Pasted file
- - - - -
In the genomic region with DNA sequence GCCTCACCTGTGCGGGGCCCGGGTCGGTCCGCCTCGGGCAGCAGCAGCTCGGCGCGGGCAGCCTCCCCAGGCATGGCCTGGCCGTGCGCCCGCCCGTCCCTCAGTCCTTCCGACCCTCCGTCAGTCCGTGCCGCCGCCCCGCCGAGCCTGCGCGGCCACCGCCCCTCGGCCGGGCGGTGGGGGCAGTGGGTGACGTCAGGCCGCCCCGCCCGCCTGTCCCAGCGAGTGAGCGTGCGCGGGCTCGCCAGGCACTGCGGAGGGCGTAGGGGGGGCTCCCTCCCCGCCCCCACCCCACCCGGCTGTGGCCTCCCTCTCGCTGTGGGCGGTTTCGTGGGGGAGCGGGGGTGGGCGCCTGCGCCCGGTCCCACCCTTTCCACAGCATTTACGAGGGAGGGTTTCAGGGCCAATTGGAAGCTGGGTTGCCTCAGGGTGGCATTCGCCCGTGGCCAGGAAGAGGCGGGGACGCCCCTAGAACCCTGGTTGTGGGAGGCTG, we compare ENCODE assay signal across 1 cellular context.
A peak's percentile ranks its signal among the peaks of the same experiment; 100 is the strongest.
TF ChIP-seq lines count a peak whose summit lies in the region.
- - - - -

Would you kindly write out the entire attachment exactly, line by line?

In the genomic region with DNA sequence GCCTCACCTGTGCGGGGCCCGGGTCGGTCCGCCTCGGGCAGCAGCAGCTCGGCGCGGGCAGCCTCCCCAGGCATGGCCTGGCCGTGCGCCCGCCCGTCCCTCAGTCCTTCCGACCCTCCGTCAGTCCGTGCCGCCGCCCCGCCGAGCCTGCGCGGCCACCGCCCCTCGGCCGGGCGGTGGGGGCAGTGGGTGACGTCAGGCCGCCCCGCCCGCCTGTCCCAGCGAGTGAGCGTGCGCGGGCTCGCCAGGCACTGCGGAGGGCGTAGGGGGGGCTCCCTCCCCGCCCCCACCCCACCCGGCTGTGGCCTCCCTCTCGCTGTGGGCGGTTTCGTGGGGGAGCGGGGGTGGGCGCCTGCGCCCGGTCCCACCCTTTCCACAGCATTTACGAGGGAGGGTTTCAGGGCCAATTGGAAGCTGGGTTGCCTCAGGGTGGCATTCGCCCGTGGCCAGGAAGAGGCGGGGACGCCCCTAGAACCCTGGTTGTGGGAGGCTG, we compare ENCODE assay signal across 1 cellular context.
A peak's percentile ranks its signal among the peaks of the same experiment; 100 is the strongest.
TF ChIP-seq lines count a peak whose summit lies in the region.